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There’s far more to tracking than just reporting on website visitors and page views. Here are three things you can set up using Google Tag Manager and up your game when it comes to tracking your website performance.

What is Google Tag Manager?

Google Tag Manager (GTM) allows you to implement and manage all of your website tags in one place. This is useful because it means that you only need to add one snippet of code to your website; once implemented, any codes that are within GTM will automatically be added to your site.

As companies grow and expand their marketing efforts, so too do the number of codes that need to be added to the website. From social platforms such as the Facebook Pixel to CRM software like HubSpot, there are many different codes. Not only can this become messy and confusing, it can also hinder a website’s performance. Using Google Tag Manager therefore saves time and effort whenever you want to add a new code to your website, as well as keeping some structure.


Google Tag Manager

“Tags Made Easy” – Google Tag Manager

While this statement isn’t wrong, I wouldn’t go as far as to say that just anyone can use it. You don’t need to be a coder or a web developer, but you do need to have an understanding of the basics. Ideally, you need to understand the concept of adding and removing tags on your website; as well as the impact that this can have on your website. You’ll also need to understand the fundamentals of using GTM, but there are a ton of ‘how to’ videos on YouTube.

Once you’ve got the basics covered, you’re good to go.

3 Actions You Can Track With Google Tag Manager

Of course, you can *just* use GTM to add all your tags and be done with it, but there’s so much more you can use it for, to really understand your audience and website visitor behaviour.

These tips aren’t necessarily mind-blowing, they’re certainly not new, but they are often overlooked or forgotten about when analysing website visitor behaviour. They can give far more insight into your website performance, allowing you to interpret the data and make informed data-driven decisions.

Scroll Depth

Scroll depth tracking allows you to literally see how far someone scrolls on your page. Perhaps you’re testing landing pages and want to see if anyone scrolls below the fold or you’ve written a long blog article and want to see how engaged users are. Even if users just visit one page before exiting your site, you’ll be able to see how far they scrolled.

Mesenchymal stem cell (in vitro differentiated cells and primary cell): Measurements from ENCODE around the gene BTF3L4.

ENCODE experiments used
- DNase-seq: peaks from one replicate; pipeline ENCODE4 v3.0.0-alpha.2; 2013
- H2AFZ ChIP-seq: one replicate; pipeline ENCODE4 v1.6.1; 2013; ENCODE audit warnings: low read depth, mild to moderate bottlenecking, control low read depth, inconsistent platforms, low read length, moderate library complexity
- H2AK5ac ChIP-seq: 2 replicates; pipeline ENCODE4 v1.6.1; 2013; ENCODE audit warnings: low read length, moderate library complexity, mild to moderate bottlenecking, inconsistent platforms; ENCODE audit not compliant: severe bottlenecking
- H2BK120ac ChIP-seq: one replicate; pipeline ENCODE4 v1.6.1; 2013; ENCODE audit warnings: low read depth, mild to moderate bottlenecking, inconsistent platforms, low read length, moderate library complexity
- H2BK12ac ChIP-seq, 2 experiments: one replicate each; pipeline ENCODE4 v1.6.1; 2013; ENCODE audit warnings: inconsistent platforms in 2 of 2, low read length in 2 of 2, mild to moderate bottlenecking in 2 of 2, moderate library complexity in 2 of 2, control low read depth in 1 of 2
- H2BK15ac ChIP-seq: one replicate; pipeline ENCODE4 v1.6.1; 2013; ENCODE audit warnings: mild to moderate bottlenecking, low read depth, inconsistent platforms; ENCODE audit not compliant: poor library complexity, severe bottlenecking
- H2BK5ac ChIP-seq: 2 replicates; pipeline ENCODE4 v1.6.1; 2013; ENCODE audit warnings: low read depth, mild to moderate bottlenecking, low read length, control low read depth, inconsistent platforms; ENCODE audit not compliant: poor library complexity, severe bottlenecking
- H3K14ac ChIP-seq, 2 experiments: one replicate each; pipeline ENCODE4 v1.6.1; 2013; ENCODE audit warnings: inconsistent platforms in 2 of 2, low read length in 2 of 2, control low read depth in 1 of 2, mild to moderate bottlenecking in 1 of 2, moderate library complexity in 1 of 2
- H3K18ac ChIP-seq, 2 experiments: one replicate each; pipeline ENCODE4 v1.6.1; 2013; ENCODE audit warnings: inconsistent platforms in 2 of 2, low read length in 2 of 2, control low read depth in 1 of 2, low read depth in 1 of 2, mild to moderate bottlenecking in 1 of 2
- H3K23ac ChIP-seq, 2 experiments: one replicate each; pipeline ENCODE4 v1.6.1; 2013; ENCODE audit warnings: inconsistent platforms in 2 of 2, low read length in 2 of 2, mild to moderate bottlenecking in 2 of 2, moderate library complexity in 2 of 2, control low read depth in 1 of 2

In GTM, you can set up a scroll depth trigger to fire tags based on how far someone scrolls on your page – either horizontally or vertically. They can be set as either percentages or as pixels depending on your preference.

Video Views

Just like long-form content, it’s useful to know how engaged someone is with your content. Not only can you track when someone starts watching your video, but you can also track how many people view the complete video, as well as where drop-offs occur.

Use this insight to understand how users engage with your content. If video completions are low, maybe you could experiment with making shorter videos. If drop-offs occur at a similar time, have viewers already got the information they were looking for and don’t need to watch any further?

Button Clicks

Tracking when someone clicks on a button isn’t the most innovative method of tracking, and you’re possibly already tracking this. But are you using them in the cleverest way possible? I’m not suggesting that you track every single button click across your whole website, but think about the most valuable clicks to you.

Some examples might include:

  • A button to a third party website

    Maybe you link to a reseller of a product, or perhaps you put a link to a brand partner that could go on to result in a purchase. Tracking the number of users that click away from your site to these other websites could give some useful insight as to how these purchases may be influenced.

  • Form Submissions/Subscriptions

    The number of people that click on a button to subscribe or click to a form may differ drastically to those that actually subscribe or complete the form. Use this insight to understand what changes you may need to make, to encourage more subscriptions and submissions.

  • Social Profiles

    You most likely include links to your social profiles on your website and you may know how many users visit your site from your profiles – but do you know how many users are clicking away from your website to your social profiles?

  • A/B testing

    While split testing your social campaigns is vital, don’t forget about testing features on your website. You could have two different buttons that lead through to the same page; test which one drives more clicks.

There are limitless possibilities with Google Tag Manager, with so many ways to get more insightful data from your website and the people that are visiting it. Using Google Tag Manager can allow you to make informed decisions, with the data to back it up.

For more information on how Google Tag Manager can positively impact your marketing efforts, contact the team today.

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